Organizing my sons bedroom

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This topic contains 6 replies, has 7 voices, and was last updated by  Dr. Eric 5 days, 14 hours ago.

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  • #182989

    rookieslr
    Participant

    Hello folks,

    My is is aged 7, and diagnosed with ADHD, plus being reviewed for a number of other learning disabilities.
    One of the things my wife and I struggle with, is his messy bedroom. He will reach to the bottom drawer of clothes, throw everything out to get to a t shirt or something, or wear something once, and then throw it on the floor, dirty clothes never make the wash bin!

    Also we will get him to tidy his room, which lasts about 2 days, then toys are strewn all over the place.
    We have storage bins in his room, and book shelves and other things to organize his room, but they are never used.

    Rather than take things away, do you have any ideas on how to get his room tidy, and keep it that way?
    Sure, I get it, it will not be perfect all the time, but looking at ideas to help him become a better organizer.

    Thank you in advance

    RookieSLR
    Canada

  • #183030

    Penny Williams
    Keymaster

    We used to do a quick pickup every night before bed. Clear bins are most helpful as well. You can label them with pictures and text for better results.

    Here are more ideas:

    When a Professional Organizer Has a Child with ADHD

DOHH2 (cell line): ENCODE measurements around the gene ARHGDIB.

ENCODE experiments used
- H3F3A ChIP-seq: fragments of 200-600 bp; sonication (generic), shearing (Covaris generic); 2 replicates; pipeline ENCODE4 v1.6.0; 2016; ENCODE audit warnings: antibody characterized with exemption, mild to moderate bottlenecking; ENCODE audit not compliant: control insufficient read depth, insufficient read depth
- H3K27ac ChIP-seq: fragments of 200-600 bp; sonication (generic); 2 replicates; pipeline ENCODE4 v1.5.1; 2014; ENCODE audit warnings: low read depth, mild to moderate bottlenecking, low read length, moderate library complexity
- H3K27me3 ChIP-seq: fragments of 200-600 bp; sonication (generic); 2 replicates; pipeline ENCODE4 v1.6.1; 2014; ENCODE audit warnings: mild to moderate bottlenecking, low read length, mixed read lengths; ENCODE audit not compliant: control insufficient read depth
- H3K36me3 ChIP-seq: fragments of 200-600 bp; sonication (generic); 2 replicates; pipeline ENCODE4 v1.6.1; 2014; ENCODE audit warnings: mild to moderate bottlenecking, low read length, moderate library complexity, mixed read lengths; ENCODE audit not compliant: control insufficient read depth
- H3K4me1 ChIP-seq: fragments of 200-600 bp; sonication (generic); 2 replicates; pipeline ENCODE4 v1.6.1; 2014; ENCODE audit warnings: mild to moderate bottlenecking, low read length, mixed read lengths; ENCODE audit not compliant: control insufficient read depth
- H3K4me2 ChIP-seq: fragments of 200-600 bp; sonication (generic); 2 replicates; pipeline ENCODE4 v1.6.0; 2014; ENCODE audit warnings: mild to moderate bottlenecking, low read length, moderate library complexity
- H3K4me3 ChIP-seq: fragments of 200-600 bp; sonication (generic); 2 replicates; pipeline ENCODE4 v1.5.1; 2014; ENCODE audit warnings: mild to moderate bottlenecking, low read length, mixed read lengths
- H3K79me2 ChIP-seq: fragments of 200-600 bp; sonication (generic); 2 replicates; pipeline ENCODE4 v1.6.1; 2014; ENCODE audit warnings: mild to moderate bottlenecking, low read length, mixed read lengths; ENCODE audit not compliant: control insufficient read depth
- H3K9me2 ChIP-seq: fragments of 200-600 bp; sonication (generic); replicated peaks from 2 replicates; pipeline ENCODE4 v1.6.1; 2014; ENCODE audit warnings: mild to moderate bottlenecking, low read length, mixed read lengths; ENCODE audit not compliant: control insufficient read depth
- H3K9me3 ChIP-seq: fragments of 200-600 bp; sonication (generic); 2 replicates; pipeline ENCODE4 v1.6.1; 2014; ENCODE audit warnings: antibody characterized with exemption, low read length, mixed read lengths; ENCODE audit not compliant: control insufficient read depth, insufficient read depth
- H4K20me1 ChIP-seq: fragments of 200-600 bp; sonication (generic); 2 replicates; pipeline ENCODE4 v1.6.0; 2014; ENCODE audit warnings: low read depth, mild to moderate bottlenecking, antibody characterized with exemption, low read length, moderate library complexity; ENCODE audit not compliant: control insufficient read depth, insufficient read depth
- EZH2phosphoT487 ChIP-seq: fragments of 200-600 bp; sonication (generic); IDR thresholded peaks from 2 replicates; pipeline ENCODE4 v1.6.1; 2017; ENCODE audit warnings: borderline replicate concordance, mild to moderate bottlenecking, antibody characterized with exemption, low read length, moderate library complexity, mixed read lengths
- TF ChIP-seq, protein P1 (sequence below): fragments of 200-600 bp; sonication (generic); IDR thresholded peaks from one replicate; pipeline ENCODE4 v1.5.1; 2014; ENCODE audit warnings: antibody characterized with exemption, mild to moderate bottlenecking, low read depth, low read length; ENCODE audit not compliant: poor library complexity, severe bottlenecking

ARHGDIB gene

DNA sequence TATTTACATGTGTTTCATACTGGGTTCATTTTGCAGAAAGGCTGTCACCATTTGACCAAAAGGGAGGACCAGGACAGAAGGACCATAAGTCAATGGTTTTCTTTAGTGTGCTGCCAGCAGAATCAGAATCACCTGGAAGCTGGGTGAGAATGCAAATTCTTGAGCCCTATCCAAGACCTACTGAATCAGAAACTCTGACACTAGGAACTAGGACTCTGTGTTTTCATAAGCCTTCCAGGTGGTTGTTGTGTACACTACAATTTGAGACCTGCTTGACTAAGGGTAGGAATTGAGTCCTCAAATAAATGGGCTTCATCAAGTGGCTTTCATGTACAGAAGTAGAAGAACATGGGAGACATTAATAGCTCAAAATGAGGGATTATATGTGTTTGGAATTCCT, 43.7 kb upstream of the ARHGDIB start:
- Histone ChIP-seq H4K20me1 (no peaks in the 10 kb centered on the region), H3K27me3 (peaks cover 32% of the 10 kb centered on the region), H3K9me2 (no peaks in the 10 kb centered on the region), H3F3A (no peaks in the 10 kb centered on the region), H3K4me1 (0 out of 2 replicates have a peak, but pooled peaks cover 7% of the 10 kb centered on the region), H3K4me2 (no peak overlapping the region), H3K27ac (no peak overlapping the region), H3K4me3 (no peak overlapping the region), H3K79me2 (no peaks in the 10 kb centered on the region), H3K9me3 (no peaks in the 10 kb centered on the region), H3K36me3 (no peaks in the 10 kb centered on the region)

Penny
    ADDitude Community Moderator, Parenting ADHD Coach, Podcaster & Author, Mom to teen w/ ADHD, LDs, and autism

  • #183226

    Chaveram000
    Participant

    Hello, I’m a 17 year old with add and while I can’t say for certain what I do will work for your son it might be worth a try. I used to have the exact same issue. I stopped using draws because not being able to see everything or shuffle through was difficult so I always ended up getting it all over the place. I now hang all of my cloth I can and have a hanging basket for all other stuff.
    You can also try if you haven’t already slowing showing him how to clean certain things around the house step by step to get him to learn to do it was he becomes idle. My parents had me doing chores so that I learn to just sweep or wipe stuff off when I get antsy. Once I got used to things being clean It would start bothering me if it wasn’t.
    While I still have some struggles with my room I now keep it in good shape.
    Also try saying he has to be able to see most of his floor before getting to do other things so that he will get in the habit of having it cleared.
    Now most of this won’t help a lot in the short term due to most of it being habit. It can help with long term coping. Add does not always get better with time so it is very important to set good habits early. It really made a world of difference for me. I really hope this helps. Best of luck.

    Oh one more thing that I think is very important but may be differ person to person. Try having him come up with the organisation. I can never keep things were they go when someone else decides for me, but when I decide it is much easier. Tho many people are the opposite and need to have it decided for them.

  • #183753

    Scgali
    Participant